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Space exploration
Apollo: Mission to the moon


Human beings enter space

The race to the moon dominated the space race of the 1960's. In a 1961 address to Congress, President John F. Kennedy called for the United States to commit itself to "landing a man on the moon and returning him safely to Earth" before the 1960's ended. This goal was intended to show the superiority of U.S. science, engineering, management, and political leadership.

NASA considered several proposals for a piloted lunar mission. The agency selected a plan known as lunar-orbit rendezvous. A spacecraft would carry three astronauts to an orbit around the moon. Two of the astronauts would then descend to the lunar surface.

The spacecraft would consist of three parts, or modules-a command module (CM), a service module (SM), and a lunar module (LM), which was originally called the lunar excursion module (LEM). The cone-shaped CM would be the spacecraft's main control center. The SM would contain fuel, oxygen, water, and the spacecraft's electric power system and propulsion system. The CM and SM would be joined for almost the entire mission as the command/service module (CSM).

Only the LM would land on the moon. This module would consist of two sections-a descent stage and an ascent stage. The two stages would descend to the lunar surface as a single unit, but only the ascent stage would leave the moon.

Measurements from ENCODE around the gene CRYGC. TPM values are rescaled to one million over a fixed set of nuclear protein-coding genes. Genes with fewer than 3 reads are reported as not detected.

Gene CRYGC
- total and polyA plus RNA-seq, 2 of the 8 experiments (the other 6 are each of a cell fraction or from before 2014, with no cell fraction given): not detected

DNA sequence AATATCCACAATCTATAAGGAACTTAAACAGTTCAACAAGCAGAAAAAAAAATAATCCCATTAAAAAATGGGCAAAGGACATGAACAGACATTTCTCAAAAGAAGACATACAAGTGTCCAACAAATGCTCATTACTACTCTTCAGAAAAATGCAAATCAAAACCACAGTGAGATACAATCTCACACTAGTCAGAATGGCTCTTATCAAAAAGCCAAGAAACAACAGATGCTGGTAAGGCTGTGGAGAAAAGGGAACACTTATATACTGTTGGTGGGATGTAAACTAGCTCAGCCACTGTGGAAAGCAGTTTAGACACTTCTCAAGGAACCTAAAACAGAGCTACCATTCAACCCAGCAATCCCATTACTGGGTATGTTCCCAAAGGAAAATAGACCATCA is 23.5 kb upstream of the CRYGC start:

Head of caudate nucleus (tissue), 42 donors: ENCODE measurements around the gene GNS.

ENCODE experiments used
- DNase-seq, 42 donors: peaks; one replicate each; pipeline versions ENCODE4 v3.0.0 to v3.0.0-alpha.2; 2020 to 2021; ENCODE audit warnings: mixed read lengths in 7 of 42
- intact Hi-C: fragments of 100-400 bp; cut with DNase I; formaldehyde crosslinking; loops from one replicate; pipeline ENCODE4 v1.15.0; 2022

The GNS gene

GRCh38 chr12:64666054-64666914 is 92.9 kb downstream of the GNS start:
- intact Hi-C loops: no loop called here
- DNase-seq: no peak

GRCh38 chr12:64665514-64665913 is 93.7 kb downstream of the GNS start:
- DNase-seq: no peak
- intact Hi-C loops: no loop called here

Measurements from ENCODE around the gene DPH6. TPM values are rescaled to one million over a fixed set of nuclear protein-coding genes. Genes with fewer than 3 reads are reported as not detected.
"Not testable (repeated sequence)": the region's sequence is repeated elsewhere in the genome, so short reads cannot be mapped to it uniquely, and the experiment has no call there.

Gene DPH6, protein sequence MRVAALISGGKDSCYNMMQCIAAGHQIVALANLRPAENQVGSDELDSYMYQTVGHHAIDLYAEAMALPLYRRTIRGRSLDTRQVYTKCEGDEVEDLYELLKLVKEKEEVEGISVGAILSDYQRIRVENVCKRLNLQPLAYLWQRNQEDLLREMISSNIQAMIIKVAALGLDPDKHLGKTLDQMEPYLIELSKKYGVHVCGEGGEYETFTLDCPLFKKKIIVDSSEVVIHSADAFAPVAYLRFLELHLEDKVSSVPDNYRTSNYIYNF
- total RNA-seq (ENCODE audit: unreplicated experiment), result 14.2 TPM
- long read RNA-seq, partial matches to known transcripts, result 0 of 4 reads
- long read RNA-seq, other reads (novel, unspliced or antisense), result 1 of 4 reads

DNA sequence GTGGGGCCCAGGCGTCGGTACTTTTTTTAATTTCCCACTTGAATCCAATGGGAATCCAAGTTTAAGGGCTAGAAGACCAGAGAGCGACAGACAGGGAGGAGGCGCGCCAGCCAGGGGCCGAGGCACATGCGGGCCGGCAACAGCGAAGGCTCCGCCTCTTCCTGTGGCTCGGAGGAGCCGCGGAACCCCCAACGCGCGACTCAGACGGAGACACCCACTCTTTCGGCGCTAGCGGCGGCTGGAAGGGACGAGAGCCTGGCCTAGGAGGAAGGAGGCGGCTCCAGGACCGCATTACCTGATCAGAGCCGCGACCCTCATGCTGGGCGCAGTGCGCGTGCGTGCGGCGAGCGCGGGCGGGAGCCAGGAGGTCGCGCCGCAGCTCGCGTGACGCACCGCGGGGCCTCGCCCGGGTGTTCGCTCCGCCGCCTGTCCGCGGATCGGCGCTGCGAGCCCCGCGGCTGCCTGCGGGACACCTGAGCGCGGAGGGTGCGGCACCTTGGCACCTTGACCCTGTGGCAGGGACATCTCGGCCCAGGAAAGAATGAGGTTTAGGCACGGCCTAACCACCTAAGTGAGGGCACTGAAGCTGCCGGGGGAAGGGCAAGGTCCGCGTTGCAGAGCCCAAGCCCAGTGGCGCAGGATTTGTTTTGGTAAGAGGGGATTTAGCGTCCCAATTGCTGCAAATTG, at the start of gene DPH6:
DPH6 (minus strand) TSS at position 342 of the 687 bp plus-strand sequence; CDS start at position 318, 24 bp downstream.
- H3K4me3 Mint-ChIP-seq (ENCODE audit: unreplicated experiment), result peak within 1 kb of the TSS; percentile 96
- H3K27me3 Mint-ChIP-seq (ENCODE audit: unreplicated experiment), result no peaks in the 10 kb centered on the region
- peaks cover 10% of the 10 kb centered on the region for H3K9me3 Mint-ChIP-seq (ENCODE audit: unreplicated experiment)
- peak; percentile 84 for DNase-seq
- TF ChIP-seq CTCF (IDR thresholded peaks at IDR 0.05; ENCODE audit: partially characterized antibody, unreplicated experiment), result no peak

apollo spacecraft

A Saturn 5 booster would launch the spacecraft toward the moon. As the craft approached the moon, rockets on the SM would adjust its course so that it would go into a lunar orbit. With the craft in orbit, the LM would separate from the CSM and carry the two astronauts to the surface. After the astronauts completed their activities on the moon, the LM's ascent stage would blast off from the descent stage and rendezvous with the CSM.

After the returning astronauts entered the command module, the CSM would cast off the LM's ascent stage. The CSM would then return to Earth. As the craft approached Earth, the CM would separate from the SM and would splash down in the ocean.

Lunar-orbit rendezvous would be complex but relatively economical. The mission would save a tremendous amount of fuel by landing only the small LM on the moon and then launching only its ascent stage.

Making ready. Tragedy struck during preparations for the first piloted Apollo flight, a trial run in low earth orbit. During a ground test on Jan. 27, 1967, a flash fire inside the sealed CM killed astronauts Grissom, White, and Roger B. Chaffee. An electrical short circuit probably started the fire, and the pure oxygen atmosphere caused it to burn fiercely.

A few months later, the Soviet space program also suffered a disaster. The Soyuz (Union) 1 capsule was launched with Vladimir Komarov aboard as pilot. It was supposed to link up with a second piloted spaceship, but Soyuz 1 developed problems and the second ship was never launched. Controllers ordered Soyuz 1 to return to Earth. But a parachute failure caused the capsule to crash, killing Komarov.

While the Apollo CSM and the Soyuz capsule were being redesigned, unpiloted tests took place as planned. The United States launched the first Saturn 5 booster on Nov. 9, 1967, with complete success. Early in 1968, an LM was sent into orbit, where it test-fired its engines. Soyuz vehicles linked up automatically in orbit in 1967 and 1968.

Orbiting the moon.
By late 1968, the United States had redesigned the Apollo CSM. However, the lunar module remained far behind schedule.

NASA officials knew about Soviet preparations for a piloted lunar fly-by. To beat the Soviets, NASA decided to fly a piloted mission to orbit the moon, without an LM. The orbital mission would also test navigation and communication around the moon.